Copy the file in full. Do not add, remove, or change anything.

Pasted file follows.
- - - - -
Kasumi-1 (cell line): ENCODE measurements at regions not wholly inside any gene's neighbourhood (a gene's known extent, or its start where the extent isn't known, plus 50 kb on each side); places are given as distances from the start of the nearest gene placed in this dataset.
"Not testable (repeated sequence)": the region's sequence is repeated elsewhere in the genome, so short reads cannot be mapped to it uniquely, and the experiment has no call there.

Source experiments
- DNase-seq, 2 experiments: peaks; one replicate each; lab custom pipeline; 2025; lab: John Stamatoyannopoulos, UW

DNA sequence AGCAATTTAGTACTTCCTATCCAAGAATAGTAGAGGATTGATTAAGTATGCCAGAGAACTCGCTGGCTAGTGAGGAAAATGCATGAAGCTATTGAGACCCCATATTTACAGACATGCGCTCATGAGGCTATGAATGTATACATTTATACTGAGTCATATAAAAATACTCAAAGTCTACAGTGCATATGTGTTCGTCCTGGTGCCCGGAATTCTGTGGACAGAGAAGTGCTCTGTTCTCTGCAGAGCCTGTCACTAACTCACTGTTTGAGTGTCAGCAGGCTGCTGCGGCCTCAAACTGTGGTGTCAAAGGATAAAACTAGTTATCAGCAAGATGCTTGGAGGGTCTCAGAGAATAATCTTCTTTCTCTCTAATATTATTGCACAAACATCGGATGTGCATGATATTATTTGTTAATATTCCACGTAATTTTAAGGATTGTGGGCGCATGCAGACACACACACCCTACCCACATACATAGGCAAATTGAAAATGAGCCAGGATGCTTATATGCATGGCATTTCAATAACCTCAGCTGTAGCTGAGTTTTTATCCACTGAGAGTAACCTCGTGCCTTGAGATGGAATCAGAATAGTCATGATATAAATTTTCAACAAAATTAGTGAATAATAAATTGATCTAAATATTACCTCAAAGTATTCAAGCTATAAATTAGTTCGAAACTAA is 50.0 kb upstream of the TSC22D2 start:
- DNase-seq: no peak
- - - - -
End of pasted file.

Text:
Kasumi-1 (cell line): ENCODE measurements at regions not wholly inside any gene's neighbourhood (a gene's known extent, or its start where the extent isn't known, plus 50 kb on each side); places are given as distances from the start of the nearest gene placed in this dataset.
"Not testable (repeated sequence)": the region's sequence is repeated elsewhere in the genome, so short reads cannot be mapped to it uniquely, and the experiment has no call there.

Source experiments
- DNase-seq, 2 experiments: peaks; one replicate each; lab custom pipeline; 2025; lab: John Stamatoyannopoulos, UW

DNA sequence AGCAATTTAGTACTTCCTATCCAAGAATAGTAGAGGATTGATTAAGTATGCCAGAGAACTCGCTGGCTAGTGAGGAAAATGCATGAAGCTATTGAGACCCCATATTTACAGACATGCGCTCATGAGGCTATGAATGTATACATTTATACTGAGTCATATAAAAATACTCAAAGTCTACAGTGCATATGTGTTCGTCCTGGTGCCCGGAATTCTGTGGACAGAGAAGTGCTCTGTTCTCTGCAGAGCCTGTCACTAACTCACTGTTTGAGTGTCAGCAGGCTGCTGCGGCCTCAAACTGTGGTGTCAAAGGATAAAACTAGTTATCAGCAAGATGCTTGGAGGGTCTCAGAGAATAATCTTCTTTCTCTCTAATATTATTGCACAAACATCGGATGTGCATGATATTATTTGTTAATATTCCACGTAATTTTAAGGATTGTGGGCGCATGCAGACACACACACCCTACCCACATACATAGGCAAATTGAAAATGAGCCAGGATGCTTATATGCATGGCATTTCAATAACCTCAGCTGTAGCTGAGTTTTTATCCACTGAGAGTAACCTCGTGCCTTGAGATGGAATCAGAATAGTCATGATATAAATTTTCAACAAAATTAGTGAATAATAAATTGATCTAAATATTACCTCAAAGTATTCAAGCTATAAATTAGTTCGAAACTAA is 50.0 kb upstream of the TSC22D2 start:
- DNase-seq: no peak